Railway porter spots body lying on tracks from his posting at the Bulli Coal Siding

Sandon Point Signal Box

The now demolished Bulli Coal Siding Signal Box in 1987 (Picture: Graeme Skeet). Charles Frederick Smith, a porter at Bulli Railway Station, was on duty at the signal box on the morning of October 26 1938. At about 5.45am, when looking through the signal box window he saw a body lying between the rails about 200 yards north of the signal box. He returned to the signal box and informed the stationmaster at Bulli by telephone.

RAILWAY FATALITY.
Young Man’s Neck Broken
INQUEST AT BULL!

At the Court House at Bulli yesterday, the District Coroner, Mr. W. G. Payne, conducted an inquest relating to the death of Henry Lachlan Curteis, 20 years of age, who had resided with his mother at 127 Campbell-street, Woonona, deceased being run over by a train on 26th October last. Mr. M. F. Fagan represented the Railway Commissioners, being assisted by Mr. B. Bailey, representing the Chief Mechanical Engineer, and Segt. Malley represented the police.

Levi Pendlebury, a brick burner, residing at Main-road, Thirroul, stated , he was employed at night work at Newbold brickworks at Thirroul, on the night of 25th October, and at about 1.40am next day deceased came to the brickworks and asked if Aub Herring was on shift, witness replying that he was not. Deceased did not appear to be talkative, but remained for about five minutes.

As deceased was leaving witness said to him “It’s very dark without lights on, so be careful walking along, the railway line,” and deceased replied “All right, good night.” Deceased was quite sober, and appeared to be normal, with no indication whatever that he might take his own life.

Charles Frederick Smith, a railway porter attached to Bulli station, stated he was on duty at Bulli colliery crossing signal box on the morning, of the 26th October. At about 5.45 am, when looking through the signal box window he saw an object lying between the rails at a position about 200 yards north of the signal box. He went forward and saw the object was the dead body of a man. He immediately returned to the signal box and informed the stationmaster at Bulli by telephone.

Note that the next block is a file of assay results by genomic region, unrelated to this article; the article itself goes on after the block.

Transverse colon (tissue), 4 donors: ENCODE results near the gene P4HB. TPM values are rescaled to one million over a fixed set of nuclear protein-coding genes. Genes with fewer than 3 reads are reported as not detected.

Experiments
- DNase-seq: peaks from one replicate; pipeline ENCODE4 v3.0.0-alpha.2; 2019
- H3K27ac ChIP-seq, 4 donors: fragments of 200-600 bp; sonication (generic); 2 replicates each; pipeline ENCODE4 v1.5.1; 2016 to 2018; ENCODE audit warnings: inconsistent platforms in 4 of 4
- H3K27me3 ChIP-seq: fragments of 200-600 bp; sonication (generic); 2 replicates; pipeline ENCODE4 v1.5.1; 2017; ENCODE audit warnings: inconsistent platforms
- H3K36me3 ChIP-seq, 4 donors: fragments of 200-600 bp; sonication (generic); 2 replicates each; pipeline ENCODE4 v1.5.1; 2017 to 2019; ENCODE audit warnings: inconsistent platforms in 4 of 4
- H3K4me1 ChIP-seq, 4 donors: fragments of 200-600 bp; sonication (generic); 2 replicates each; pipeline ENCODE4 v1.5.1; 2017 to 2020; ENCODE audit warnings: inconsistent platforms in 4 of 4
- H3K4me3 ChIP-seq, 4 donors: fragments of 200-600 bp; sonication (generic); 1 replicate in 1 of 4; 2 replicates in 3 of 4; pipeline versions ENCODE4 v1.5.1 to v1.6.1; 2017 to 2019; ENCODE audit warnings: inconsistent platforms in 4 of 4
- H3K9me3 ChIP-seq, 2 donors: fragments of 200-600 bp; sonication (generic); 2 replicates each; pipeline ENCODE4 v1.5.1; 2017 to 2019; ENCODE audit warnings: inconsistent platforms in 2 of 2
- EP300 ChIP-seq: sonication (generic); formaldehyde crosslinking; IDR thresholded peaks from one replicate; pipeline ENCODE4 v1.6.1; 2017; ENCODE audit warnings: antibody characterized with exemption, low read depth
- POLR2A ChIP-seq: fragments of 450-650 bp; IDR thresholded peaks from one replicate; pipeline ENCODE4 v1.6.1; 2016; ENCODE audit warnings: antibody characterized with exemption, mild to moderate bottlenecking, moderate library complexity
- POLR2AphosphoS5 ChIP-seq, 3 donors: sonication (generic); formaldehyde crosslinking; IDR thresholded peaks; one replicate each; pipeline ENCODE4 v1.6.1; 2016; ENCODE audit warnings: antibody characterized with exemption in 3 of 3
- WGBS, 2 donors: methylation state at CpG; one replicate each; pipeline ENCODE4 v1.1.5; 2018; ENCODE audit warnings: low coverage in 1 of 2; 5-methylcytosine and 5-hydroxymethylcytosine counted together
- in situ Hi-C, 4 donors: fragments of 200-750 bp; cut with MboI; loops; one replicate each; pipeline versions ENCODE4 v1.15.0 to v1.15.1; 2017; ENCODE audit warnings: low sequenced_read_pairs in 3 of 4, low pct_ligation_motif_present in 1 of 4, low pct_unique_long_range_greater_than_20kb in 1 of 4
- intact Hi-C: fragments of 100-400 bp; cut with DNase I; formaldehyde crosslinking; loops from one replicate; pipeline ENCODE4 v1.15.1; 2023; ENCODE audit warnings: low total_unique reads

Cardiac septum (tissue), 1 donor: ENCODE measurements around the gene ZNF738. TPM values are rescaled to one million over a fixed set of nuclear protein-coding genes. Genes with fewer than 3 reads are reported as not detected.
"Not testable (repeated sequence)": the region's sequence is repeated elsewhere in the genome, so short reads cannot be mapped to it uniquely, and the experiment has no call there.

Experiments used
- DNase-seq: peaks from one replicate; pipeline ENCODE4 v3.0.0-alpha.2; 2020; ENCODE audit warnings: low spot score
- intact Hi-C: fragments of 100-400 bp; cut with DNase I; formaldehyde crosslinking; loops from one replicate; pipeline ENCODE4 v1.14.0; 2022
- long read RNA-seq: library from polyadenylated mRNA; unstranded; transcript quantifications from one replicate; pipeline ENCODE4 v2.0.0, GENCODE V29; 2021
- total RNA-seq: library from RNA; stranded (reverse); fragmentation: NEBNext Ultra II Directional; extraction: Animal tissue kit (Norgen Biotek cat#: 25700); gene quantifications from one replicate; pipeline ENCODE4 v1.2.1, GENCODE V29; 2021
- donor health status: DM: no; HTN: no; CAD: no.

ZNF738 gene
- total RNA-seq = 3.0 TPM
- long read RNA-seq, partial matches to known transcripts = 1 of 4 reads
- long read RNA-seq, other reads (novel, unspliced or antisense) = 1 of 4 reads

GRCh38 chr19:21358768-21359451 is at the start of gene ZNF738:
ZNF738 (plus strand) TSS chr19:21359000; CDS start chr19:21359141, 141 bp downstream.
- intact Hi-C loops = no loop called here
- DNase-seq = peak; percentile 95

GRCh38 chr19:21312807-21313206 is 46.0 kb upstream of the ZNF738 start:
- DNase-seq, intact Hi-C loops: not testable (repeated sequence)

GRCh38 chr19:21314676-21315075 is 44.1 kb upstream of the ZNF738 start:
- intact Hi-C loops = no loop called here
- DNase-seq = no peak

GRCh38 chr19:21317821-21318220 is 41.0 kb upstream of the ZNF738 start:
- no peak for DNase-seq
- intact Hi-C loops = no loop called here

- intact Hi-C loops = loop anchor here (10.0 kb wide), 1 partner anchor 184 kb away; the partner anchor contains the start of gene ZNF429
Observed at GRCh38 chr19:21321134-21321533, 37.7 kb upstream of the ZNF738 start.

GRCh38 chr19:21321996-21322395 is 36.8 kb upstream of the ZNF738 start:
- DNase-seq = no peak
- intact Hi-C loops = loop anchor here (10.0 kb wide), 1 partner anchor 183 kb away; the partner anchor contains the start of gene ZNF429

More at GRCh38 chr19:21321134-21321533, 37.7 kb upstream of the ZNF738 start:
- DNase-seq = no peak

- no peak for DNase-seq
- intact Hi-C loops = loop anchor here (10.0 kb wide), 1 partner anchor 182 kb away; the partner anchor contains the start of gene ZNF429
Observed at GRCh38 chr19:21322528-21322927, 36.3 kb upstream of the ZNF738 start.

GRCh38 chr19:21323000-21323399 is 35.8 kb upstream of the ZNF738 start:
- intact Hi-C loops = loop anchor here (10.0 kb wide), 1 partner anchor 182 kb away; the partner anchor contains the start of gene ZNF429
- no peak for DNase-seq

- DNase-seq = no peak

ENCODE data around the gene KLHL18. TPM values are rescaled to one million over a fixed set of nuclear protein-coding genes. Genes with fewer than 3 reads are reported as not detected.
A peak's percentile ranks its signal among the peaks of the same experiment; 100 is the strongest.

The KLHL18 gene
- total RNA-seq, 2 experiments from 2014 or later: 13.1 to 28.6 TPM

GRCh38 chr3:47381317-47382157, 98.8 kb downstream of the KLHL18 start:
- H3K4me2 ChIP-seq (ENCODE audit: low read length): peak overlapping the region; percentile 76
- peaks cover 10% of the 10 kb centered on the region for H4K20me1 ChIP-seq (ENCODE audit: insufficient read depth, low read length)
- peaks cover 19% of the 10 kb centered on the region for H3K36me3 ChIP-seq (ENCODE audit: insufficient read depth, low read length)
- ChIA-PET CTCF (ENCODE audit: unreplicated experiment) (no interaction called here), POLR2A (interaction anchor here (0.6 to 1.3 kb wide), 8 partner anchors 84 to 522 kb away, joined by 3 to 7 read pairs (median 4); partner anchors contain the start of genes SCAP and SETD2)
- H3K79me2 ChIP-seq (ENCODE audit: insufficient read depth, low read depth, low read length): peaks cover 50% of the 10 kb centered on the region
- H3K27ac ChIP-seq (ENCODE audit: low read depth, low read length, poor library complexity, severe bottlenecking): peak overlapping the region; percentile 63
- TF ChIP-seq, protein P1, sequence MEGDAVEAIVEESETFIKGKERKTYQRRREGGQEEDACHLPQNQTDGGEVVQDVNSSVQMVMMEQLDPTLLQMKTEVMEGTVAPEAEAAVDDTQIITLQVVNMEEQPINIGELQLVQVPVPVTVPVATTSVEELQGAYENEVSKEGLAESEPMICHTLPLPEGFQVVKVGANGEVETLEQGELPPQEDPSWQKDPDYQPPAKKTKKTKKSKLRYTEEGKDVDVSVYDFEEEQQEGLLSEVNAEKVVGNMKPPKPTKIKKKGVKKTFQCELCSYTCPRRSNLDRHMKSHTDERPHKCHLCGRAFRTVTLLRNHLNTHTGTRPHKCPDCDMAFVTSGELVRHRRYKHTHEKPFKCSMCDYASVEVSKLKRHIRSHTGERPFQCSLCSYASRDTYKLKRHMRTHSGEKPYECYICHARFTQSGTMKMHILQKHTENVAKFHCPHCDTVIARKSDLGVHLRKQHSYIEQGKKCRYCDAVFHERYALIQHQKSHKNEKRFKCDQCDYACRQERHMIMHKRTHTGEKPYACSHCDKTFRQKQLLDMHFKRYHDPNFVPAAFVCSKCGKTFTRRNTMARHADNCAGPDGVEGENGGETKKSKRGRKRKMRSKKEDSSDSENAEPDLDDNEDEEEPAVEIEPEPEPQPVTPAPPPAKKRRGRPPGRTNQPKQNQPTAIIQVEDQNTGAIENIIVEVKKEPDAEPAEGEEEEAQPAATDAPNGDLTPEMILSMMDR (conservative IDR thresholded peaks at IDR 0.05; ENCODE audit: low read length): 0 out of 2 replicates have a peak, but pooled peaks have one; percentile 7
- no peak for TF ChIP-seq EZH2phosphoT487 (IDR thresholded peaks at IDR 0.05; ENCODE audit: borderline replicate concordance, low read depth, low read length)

Cecil Charles Paynter, a locomotive driver, residing at Station-street, Thirroul, deposed that on the 26th October he left Port Kembla, with a train at 2.23 am. The train did not stop at Bulli.

The engine was travelling bunker first. As soon as the train crossed Bulli Colliery siding crossing he recollected there was a slight bump as though the engine crossed a higher rail. He did not see any person in the locality at the time. The night was dark and there was drizzling rain. At the time of the accident the train was travelling around a curve. It was difficult to see five yards ahead.

Constable Crozier stated that he went to the scene of the accident and saw the badly mutilated body of deceased, which had been dragged for about 105 feet, lying between the rails. Deceased was of sober habits and intoxicating liquor did not contribute in any way to the accident.

Dr. C. R. Palmer stated that he examined the body, in the ambulance at his surgery at Bulli. Death was due to a broken neck. Aubrey William Herring, a brickmaker, residing at Campbell-street, Woonona, gave evidence of identification of the body. He knew deceased well, the hearing and eyesight of latter being quite good.

The Coroner gave a finding of accidental death. No blame could be attached to the driver of the locomotive. It was known that the railway authorities are doing all possible to warn persons against trespassing on the railway line, but people continued to use the railway line as a short cut.

– Illawarra Mercury Friday 11 November 1938


tipsWould you like to make a small donation towards the running of the Looking Back and Bulli & Clifton Times websites? If you would like to support my work, visit my donation page where you can leave a small tip of $2, or several small tips, just increase the amount as you like. Your generous patronage of my work and research, however small it appears to you, will greatly help me with my continuing costs.

Leave a Reply

Fill in your details below or click an icon to log in:

WordPress.com Logo

You are commenting using your WordPress.com account. Log Out /  Change )

Google photo

You are commenting using your Google account. Log Out /  Change )

Twitter picture

You are commenting using your Twitter account. Log Out /  Change )

Facebook photo

You are commenting using your Facebook account. Log Out /  Change )

Connecting to %s